Which newspaper showbiz desk has a trick for getting stories out of celebs' mobile phones? (Two hacks simultaneously call a celeb's mobile. One gets the answerphone, and types in 9, followed by 3333. If the hapless celeb hasn't changed the default access code, the hack gets their messages, and can even delete them afterwards to cover their tracks).

News in Brief

Google is rebranding generative AI chat tool Bard after its AI model Gemini because "Gemini is evolving to be more than just the models. It supports an entire ecosystem — from the products... to the APIs and platforms helping developers and businesses innovate". (Google)

X and Threads rival Bluesky received 800,000 sign ups in its first day open to the public, increasing its user base by about a quarter. It remains some way behind its competitors for active users, however. You can find us on Bluesky here. (Techcrunch)

The Telegraph has joined podcast network Acast, so all the UK's major news publishers are there (including BBC, News UK, Guardian, New Statesman, FT, Tortoise and The Economist). The Telegraph said it is "putting significant investment into our podcast production capabilities for 2024 and beyond".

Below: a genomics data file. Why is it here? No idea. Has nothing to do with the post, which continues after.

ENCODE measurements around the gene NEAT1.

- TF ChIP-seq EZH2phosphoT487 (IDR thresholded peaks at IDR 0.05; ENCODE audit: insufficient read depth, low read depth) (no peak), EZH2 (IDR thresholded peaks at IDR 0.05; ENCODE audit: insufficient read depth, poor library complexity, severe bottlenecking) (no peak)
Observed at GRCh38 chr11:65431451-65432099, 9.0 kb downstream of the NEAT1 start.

Ofcom has declined to investigate complaints about GB News presenter Neil Oliver sharing a Covid vaccine-linked "turbo cancer" conspiracy theory. The regulator said the "brief comments" were his personal view and "did not materially mislead". (The Times)

British journalist Clare Rewcastle Brown, who edits the Sarawak Report website, has been sentenced to two years in jail in absentia for criminal defamation in Malaysia. She says it is political and plans to appeal against her conviction and sentence. (Free Malaysia Today)